I've got a couple questions:
After "Charley", (we're on the E. Coast of Fla.) I found a number of
pieces of shingles that I imagine came from our roof although I can't
really see where from. As we are thinking of selling in the next
year, I'm thinking of just having the roof patched rather than getting
a new roof which we probably could use. How long can we wait before
getting this done? Lots of people have bigger problems than we do so
I'd rather wait a month or 2 if it won't cause a lot of damage.
And another question.... I've been planning on painting the exterior
of our house. I feel a little wary of venturing up too far on a
ladder. We have a single story ranch home made of cbs (Cement Block)
with wood gables. I'm thinking of hiring someone to paint the 3
gables and I'll do the rest. I've gotten a couple of quotes and now
I'm more confused than ever about conflicting recommendations. I'd
planned on renting a pressure washer and one painter said I should NOT
use bleach in it. Another said to use it. One painter said the wood
gables should be primed first and then painted. Another painter said
it was just as good to just give it 2 coats of paint. And when I got
quotes for painting the whole house...I got estimates of how much
paint it would take (cbs part of house is 1288 sq. ft.; the 3 gables
total @ 225 sq. ft.) ranging from 10 to 25 gallons. I was figuring
that it might take 7 gallons!
Appreciate your feedback.
fix the roof, or at the very least they will give you an idea what it will
Painters are like all other trades, there is a ton of ways to get things to
look good. Some better than others and some last longer than others. My
painter primes first then puts on the finish coat(s). Two coats would
probably do the same thing.
You might want to use caution before calling the insurance company. Here in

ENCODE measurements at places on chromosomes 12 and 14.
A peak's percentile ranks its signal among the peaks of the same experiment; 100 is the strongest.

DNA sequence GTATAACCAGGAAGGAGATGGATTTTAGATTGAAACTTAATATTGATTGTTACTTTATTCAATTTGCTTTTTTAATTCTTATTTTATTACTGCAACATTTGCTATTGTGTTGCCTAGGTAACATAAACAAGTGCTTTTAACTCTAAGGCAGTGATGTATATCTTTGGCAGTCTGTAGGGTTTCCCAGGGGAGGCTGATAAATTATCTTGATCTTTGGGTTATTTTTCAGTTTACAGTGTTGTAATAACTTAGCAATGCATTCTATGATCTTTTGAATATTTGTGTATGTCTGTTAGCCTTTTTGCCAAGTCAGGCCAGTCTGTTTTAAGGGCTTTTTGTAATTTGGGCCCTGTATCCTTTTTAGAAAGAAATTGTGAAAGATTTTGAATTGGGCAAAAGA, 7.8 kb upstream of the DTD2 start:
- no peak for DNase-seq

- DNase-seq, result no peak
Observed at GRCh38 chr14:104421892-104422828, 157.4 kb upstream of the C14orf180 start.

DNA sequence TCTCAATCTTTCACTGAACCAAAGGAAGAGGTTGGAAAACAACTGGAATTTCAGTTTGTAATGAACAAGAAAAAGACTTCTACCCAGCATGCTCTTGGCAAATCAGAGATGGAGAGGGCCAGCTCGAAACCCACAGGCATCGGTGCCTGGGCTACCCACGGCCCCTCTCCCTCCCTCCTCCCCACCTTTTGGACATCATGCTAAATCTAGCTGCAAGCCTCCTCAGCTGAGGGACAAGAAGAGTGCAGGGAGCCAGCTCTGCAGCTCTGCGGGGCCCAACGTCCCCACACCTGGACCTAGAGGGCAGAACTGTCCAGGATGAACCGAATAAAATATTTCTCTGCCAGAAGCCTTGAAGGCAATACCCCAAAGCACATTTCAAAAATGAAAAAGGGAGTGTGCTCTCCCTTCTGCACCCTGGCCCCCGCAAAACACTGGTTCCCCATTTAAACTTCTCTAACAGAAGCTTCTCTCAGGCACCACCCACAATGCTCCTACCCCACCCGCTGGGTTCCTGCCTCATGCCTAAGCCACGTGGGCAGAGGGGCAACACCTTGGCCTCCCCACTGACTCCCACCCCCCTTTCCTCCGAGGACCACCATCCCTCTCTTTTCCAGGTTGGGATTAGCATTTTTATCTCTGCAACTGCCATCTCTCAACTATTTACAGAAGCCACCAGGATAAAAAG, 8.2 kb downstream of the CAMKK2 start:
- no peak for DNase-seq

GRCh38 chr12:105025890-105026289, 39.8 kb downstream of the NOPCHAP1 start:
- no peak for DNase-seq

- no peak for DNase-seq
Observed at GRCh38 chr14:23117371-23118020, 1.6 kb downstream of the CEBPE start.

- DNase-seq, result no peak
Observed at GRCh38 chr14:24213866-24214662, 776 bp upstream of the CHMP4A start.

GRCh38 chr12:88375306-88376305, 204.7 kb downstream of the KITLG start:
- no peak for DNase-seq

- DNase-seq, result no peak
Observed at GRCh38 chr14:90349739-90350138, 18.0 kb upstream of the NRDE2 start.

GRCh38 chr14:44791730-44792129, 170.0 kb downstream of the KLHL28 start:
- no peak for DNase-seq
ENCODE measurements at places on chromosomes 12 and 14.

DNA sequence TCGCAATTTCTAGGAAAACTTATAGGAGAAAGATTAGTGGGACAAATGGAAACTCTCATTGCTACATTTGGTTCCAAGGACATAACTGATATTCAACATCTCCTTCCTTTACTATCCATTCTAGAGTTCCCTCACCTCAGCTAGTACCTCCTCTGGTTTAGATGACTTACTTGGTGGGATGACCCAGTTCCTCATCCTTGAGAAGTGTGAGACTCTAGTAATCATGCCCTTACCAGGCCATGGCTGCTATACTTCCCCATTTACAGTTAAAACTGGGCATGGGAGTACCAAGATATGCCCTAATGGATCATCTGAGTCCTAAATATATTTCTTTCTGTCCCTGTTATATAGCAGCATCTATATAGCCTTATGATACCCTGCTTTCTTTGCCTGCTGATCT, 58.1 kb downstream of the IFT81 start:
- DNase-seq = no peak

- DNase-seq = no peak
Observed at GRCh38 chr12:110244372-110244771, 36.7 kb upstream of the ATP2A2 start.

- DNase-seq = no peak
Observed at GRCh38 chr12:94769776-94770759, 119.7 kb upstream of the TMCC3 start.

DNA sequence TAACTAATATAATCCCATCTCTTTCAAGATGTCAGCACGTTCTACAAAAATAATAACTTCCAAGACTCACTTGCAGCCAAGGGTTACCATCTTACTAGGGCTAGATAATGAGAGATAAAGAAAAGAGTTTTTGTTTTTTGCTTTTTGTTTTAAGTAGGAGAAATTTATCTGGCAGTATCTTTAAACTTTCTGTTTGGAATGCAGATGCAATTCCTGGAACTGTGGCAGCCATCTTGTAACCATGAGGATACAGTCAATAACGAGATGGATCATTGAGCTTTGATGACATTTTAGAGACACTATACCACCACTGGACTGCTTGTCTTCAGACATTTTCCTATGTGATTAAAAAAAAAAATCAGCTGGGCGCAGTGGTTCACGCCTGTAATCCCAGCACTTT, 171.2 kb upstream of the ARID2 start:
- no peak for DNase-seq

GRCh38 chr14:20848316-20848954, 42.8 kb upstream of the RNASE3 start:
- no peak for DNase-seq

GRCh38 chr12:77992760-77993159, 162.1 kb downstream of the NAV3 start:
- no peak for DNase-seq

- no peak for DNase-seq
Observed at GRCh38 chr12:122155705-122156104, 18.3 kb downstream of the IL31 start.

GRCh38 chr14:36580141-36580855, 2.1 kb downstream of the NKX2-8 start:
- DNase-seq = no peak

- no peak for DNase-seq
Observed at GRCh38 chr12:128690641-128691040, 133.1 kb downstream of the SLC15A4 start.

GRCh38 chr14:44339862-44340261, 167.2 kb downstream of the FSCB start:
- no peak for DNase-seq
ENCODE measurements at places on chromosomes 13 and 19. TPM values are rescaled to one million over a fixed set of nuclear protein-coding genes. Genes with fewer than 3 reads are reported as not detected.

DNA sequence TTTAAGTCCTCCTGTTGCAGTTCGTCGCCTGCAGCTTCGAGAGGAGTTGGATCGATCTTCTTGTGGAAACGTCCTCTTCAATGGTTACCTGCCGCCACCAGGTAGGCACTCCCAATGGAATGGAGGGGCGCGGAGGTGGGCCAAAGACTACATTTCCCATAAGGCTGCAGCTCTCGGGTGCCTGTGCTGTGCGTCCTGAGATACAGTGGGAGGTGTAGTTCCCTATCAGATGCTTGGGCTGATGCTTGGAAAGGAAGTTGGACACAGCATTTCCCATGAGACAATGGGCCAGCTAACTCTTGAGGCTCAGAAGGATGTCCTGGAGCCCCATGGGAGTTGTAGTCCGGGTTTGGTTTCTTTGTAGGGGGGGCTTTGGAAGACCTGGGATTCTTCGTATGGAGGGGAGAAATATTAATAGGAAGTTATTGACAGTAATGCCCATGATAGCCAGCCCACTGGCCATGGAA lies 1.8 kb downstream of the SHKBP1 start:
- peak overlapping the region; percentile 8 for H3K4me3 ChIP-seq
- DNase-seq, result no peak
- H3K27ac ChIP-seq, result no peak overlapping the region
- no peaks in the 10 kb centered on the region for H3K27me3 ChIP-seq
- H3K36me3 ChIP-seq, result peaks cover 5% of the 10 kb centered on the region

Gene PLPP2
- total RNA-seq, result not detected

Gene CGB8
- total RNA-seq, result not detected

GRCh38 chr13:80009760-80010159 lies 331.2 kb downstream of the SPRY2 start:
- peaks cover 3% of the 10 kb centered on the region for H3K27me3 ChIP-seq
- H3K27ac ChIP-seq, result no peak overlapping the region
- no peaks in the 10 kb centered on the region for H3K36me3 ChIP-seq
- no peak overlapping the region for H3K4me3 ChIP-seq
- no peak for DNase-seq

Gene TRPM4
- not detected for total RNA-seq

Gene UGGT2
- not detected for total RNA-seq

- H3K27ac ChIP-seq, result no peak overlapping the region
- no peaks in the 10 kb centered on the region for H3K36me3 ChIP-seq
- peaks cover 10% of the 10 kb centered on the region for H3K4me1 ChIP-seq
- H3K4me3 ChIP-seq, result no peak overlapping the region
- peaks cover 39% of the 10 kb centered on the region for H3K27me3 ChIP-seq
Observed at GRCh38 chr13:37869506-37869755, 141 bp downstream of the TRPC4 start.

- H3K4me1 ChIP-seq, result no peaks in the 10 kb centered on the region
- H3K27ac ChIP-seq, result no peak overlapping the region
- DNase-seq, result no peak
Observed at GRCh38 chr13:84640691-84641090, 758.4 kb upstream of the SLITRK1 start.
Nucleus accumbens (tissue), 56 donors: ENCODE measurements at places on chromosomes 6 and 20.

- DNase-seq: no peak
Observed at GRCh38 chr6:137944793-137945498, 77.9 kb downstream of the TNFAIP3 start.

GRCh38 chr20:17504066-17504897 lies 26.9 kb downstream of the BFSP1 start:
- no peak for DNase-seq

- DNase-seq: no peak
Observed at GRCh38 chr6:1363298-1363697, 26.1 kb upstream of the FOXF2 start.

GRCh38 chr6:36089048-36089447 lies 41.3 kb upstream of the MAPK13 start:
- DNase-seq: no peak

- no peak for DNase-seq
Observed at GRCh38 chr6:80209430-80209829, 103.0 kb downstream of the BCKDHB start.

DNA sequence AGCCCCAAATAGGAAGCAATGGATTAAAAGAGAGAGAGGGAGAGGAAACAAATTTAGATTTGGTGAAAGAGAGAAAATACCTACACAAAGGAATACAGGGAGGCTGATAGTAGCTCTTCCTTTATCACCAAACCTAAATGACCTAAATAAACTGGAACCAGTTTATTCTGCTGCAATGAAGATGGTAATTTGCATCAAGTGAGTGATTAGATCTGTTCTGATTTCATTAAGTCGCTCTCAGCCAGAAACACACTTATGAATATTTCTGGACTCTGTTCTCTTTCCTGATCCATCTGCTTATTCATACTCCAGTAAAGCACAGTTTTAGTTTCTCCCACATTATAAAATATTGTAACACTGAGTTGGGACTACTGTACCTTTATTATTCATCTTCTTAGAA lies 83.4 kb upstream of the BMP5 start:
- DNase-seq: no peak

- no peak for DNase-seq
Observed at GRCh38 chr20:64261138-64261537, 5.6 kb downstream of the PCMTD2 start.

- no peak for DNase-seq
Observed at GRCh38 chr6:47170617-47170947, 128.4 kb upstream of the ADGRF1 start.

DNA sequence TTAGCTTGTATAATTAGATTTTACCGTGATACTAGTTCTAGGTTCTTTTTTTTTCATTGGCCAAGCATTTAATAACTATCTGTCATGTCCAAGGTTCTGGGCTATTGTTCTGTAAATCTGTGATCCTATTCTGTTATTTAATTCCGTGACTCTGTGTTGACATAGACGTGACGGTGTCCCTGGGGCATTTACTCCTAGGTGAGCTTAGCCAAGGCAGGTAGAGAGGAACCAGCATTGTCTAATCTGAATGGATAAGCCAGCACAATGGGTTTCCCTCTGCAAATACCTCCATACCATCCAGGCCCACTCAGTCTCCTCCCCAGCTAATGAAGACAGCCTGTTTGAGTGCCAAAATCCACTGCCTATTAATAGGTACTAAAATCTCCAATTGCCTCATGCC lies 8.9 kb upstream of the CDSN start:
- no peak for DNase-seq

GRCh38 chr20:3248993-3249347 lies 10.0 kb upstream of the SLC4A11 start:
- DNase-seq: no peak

VA (after Isabel) there were quite a few people who were not pleasantly
surprised to find out their deductibles were MUCH higher than expected.
Read your policy thoroughly. In addition, if you call in an insurance claim
(or even an inquiry), there's the possibility that your property will be
"flagged". If your roof is missing shingles, it shouldn't be too difficult
to see from the ground, especially since it's one story. Ask a neighbor for
assistance in making that determination.
We had a few tabs blow off (Isabel) and a neighbor who does roofing made
repairs for us for a small fee. Our home is two story so it was a bit more
difficult for us to get a good look at our entire roof.
You mentioned thinking of selling...do you know how old the roof is? When
the buyer applies for insurance, that is one of the questions the insurance
company will ask them. I'm a Realtor in VA and when I'm working with my
buyers, I've found that the age and condition of the roof is of major
concern to insurance companies. If you think the roof is in need of
replacement, you might want to consider talking to a couple of roofing
contractors. It would suck to have the deal fall through for something you
were aware of but didn't attend to. I've never had an insurance company
representative ask me if the trim needs painting. I know a paint job is
important to the curb appeal but not nearly as important as a good roof.
On 16 Aug 2004 10:50:25 -0700, email@example.com (sandy) wrote:
away. If you start getting leaks through the roof you could end up
with expensive sheetrock and painting repairs.
If the house has mildew you should use bleach to kill it before
painting. The best way is to make a mixture of Jomax, bleach, and
water. This makes a biodegradable solution which contains a bleach
activator and a mildewcide. After applying the mixture, a pressure
washer can be used to rinse the house--just make sure that the
pressure is low enough not to damage the wood or siding.
Primer is for bare wood; best to use two coats of paint or one coat of
Duration by Sherwin Williams--it goes on twice as thick as regular
paint. The number of gallons required will depend on how the paint is
applied--by airless or brush/roller. Normally you should get between
200-400 sq. ft. per gallon.
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